Class of 2018/19: James Milner

The Class of 2018/19 is a short series in which, ahead of the new season starting on Friday, The Anfield Talk contributors review the 2018/19 season’s of Liverpool’s squad.

Here is @thescousemouse9, reviewing James Milner’s season…

It is fair to say that James Milner has achieved what most footballers could only dream of. Playing for historic giants in Newcastle and Aston Villa as well as winning all domestic titles possible, with the Primer League being the holy grail of the lot.

However, the Yorkshireman reached another level last season. It started with being reintegrated into Liverpool’s midfield for the second half of the 2017/2018 season. Leading to the consensus that this six-month renaissance was only going to be temporary.

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Milner proved his doubters wrong once again. They claimed he was not capable at left back in 2016/2017 which was responded with a consistent season from the fill in fullback. This did not stop predictions Milner would be eased out in favour of integrating new arrivals Keita and Fabinho in the midfielder.

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Milner strenuous performances early in the season made him one of the first names on the team sheet. At the age of 33 Milner showing the energy of someone a decade younger provides the perfect role model for Klopp to show off to the rest of the squad.

The persona of Milner being a traditional workhorse in midfield highlights his attributes but at the same time does him a disservice as it covers up the quality, he brings on the pitch. The finish against Arsenal was so precise and clinical, but most importantly would have contributed to a hard-fought point which could have been difference for Liverpool if Manchester City did slip up in the running.

Equally, his goal at Burnley away was crucial to maintaining Liverpool’s unbeaten run at the start of the season, as well as establishing them as title favourites just before Christmas with a perfect December in terms of results. The importance of Milner’s coolness from the penalty spot cannot be overstated, from the opener at Palace that gave us early optimism for the season to the nail-biting moment from 12 yards against Fulham in the run in for the league were fundamental in picking up key points in the run in.

Certainly, he has lived up to his tag of Mr. Reliable. In the big moments he is Klopp’s go to man. When the big games come around it is very rare that Milner is not present in these games. Looking back over the encounters with the big six in 2018/2019 Milner started six out of the ten fixtures. Considering he missed two of them through injury he would of most likely made an appearance in all the titan clashes in the Primer League last season.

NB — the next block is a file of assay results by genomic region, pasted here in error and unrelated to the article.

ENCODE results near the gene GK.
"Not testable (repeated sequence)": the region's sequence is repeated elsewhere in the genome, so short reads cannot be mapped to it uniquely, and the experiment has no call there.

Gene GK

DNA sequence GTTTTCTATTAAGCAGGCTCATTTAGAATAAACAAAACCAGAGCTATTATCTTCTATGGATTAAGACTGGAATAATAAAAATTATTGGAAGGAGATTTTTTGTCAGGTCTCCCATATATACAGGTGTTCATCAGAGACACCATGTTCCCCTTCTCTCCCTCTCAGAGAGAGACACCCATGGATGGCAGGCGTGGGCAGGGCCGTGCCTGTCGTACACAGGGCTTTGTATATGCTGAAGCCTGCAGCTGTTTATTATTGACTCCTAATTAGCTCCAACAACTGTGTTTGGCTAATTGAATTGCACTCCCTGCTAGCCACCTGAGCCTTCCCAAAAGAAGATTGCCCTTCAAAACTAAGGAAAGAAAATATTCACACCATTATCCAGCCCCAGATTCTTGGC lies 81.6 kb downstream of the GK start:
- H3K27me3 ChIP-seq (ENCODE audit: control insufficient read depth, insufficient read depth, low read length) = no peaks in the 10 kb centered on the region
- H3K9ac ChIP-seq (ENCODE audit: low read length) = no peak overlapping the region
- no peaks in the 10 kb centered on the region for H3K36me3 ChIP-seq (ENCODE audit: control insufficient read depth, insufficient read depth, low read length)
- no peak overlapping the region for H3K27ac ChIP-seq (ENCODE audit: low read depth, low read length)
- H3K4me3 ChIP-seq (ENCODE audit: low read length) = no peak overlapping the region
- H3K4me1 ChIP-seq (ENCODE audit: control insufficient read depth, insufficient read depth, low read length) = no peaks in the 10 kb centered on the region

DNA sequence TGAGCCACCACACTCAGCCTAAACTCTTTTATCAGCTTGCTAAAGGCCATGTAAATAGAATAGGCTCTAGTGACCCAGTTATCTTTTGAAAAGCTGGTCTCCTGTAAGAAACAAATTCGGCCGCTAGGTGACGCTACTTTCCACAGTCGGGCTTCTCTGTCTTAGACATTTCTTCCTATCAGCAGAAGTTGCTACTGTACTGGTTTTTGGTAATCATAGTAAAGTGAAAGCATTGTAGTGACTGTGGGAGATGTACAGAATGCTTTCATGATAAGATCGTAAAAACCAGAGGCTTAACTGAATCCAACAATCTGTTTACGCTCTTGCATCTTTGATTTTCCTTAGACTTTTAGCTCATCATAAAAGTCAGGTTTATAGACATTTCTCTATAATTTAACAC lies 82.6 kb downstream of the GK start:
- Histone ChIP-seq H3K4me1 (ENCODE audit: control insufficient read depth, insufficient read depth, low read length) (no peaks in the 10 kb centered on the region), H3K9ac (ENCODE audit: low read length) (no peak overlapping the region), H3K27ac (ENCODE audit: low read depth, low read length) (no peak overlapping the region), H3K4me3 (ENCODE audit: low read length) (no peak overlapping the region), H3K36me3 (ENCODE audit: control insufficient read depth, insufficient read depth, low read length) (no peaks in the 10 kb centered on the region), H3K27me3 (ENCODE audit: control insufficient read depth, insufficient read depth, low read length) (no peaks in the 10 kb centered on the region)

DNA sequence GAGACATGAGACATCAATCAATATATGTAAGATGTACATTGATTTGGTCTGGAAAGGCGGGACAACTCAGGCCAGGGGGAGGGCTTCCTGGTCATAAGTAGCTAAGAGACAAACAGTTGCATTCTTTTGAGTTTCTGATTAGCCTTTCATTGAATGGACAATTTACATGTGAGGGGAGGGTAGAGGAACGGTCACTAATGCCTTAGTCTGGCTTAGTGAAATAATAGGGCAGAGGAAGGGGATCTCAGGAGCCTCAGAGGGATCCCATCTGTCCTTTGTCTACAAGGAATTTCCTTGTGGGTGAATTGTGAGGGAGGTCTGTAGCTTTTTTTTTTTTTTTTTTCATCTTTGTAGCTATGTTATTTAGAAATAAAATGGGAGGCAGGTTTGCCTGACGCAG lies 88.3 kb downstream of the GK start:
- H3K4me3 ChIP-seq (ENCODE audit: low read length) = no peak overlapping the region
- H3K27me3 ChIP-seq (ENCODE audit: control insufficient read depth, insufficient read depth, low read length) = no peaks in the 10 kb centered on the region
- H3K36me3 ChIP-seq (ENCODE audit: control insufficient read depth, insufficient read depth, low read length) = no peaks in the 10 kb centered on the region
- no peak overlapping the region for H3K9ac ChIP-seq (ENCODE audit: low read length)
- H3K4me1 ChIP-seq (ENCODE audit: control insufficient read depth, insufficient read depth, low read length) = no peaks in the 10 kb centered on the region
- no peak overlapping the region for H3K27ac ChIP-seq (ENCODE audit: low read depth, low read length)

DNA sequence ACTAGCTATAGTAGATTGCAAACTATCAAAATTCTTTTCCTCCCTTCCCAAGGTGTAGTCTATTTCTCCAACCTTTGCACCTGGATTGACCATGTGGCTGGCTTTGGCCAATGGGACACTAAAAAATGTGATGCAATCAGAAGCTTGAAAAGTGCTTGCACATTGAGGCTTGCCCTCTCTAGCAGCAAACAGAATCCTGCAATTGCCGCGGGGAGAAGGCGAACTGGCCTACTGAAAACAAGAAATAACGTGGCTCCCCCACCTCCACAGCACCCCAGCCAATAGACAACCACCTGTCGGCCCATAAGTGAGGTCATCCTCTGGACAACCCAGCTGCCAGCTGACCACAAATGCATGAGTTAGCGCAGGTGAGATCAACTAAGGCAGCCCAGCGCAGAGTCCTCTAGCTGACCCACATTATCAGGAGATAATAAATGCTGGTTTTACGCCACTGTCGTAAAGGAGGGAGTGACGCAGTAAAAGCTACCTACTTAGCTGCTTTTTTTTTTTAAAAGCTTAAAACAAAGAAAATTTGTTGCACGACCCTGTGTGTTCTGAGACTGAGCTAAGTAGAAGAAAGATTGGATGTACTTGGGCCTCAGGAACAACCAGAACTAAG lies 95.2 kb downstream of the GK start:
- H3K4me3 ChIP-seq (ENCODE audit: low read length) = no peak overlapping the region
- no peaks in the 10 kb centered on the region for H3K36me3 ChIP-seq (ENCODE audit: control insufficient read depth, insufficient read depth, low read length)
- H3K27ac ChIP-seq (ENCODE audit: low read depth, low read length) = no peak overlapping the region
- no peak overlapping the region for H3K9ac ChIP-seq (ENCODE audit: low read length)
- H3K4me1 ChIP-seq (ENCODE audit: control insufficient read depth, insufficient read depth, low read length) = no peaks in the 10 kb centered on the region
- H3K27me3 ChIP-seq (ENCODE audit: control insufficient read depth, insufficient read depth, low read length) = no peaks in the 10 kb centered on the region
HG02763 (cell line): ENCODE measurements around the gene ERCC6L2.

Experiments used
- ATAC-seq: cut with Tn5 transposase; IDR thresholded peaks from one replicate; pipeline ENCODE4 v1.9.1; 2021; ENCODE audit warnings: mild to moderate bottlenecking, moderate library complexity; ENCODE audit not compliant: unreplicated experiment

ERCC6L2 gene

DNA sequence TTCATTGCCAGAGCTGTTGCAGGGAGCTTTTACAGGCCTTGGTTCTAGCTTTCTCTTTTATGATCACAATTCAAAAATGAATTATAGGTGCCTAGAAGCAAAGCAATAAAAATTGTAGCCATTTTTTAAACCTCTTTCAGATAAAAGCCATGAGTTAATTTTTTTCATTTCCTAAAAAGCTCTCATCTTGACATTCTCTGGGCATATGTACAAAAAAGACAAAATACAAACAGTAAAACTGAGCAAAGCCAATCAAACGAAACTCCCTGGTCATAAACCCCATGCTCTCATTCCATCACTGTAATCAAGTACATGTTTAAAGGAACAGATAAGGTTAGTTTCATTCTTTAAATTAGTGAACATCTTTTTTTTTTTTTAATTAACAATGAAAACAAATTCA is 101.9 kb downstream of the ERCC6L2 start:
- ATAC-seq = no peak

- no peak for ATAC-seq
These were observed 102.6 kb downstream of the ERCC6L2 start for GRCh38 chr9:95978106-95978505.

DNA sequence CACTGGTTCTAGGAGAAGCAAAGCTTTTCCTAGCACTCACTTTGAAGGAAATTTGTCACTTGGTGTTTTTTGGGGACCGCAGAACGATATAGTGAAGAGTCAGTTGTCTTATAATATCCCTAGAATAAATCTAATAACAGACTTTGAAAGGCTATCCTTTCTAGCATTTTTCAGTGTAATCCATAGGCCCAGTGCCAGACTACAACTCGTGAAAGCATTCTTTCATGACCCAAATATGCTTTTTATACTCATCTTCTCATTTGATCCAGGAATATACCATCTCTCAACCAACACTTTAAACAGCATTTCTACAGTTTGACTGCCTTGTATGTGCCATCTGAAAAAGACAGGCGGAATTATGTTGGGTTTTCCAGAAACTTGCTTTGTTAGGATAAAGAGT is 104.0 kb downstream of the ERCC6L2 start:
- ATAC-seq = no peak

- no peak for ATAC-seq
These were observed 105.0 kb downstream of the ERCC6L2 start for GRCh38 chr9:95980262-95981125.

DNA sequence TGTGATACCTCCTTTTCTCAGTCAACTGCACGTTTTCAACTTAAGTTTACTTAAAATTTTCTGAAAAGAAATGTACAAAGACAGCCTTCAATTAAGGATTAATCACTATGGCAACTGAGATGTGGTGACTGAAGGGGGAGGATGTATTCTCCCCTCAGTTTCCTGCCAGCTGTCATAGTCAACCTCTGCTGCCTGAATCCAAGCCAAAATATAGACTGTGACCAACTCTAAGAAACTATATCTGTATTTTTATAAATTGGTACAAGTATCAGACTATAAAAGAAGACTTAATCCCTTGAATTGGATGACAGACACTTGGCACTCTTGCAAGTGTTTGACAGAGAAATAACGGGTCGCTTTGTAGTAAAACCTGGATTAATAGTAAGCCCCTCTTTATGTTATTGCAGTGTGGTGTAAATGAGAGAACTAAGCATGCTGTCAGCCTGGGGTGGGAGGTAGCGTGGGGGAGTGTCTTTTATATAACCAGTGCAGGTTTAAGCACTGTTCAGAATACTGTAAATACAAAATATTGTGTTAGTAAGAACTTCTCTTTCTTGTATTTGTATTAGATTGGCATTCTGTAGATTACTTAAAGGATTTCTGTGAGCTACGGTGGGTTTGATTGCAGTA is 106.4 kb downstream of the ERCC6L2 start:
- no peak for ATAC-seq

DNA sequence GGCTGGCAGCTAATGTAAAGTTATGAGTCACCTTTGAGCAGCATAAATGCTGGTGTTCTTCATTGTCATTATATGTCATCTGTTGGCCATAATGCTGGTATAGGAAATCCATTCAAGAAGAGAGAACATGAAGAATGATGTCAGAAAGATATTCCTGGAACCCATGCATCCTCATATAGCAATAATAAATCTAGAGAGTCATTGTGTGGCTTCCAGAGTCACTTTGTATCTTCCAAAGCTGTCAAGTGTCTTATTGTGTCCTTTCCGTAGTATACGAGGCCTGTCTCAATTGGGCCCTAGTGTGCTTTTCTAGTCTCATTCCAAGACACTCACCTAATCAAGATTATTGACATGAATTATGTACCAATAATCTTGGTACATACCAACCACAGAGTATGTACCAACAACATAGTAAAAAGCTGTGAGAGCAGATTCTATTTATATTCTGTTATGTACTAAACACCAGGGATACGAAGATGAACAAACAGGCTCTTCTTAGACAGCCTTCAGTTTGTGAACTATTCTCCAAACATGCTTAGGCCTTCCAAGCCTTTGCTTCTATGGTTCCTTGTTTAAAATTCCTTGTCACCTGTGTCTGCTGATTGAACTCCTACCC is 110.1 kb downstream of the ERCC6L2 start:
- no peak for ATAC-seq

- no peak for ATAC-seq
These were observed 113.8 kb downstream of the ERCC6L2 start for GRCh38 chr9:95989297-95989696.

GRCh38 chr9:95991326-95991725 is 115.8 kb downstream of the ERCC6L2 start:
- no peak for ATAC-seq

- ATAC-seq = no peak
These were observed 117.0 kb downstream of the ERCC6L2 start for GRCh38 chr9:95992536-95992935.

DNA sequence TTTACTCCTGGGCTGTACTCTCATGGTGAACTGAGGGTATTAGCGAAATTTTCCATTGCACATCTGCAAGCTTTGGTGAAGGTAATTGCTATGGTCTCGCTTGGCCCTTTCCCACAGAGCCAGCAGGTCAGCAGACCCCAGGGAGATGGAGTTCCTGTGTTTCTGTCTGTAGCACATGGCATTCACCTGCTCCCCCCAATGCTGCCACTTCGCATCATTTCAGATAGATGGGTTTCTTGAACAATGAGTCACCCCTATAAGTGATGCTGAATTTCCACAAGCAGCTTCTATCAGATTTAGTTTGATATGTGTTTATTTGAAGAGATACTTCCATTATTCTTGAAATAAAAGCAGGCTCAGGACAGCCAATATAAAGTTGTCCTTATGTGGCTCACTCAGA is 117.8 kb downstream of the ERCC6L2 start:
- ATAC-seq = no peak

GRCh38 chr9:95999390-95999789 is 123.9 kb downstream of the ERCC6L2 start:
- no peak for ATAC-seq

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A wise man once said that ‘You can’t win anything with kids’. Although Alan Hanson was referring to inexperience making the chances of success slimmer, you can take the message that experience helps a squad win silverware. Therefore, Milner’s experience both on and off the field has proved priceless for Liverpool.

What Milner has offered Liverpool in their Primer League title challenge were transferred to Liverpool’s charge on the European front in the Champions League. The old school handling of skilful show ponies such as Neymar and Lionel Messi, barging them off the field epitomised his non-nonsense attitude on the pitch that just shows nothing gets in the way.

If a game ever symbolised Milner’s versatility and determination it was the Barcelona miracle at Anfield. To start in the midfield against the so-called big names in Europe such as Sergio Busquets, Luis Suarez and arguably the greatest footballer of all time Messi and physically bully them shows the level he was playing at that night.

At half time when Andy Robertson comes off injured having to cover at left back against Barcelona’s attack for the second half of the game and keep Barcelona at arm’s length shows what a valuable option, he is to fill in pretty much any position on the pitch.

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Even an experienced professional still showed his heart and passion for the club, from tears at the final whistle against Barcelona or walking around the Liverpool end of the Wanda Metropolitano stadium holding up six fingers to reinforce the fans of what this Liverpool team have added to their history.

The exhilaration in his face revealed a desire to add onto this, to embrace that winning mentality like a drug. He was a big part of creating it at Manchester City and is on the path to doing it with Liverpool.

Milner may have upgraded from Ribena to Lime and Lemonade as a celebration drink for winning the Champions League. If he goes on to win more trophies, he may have to go for something fizzier, maybe a full fat Coca-Cola.

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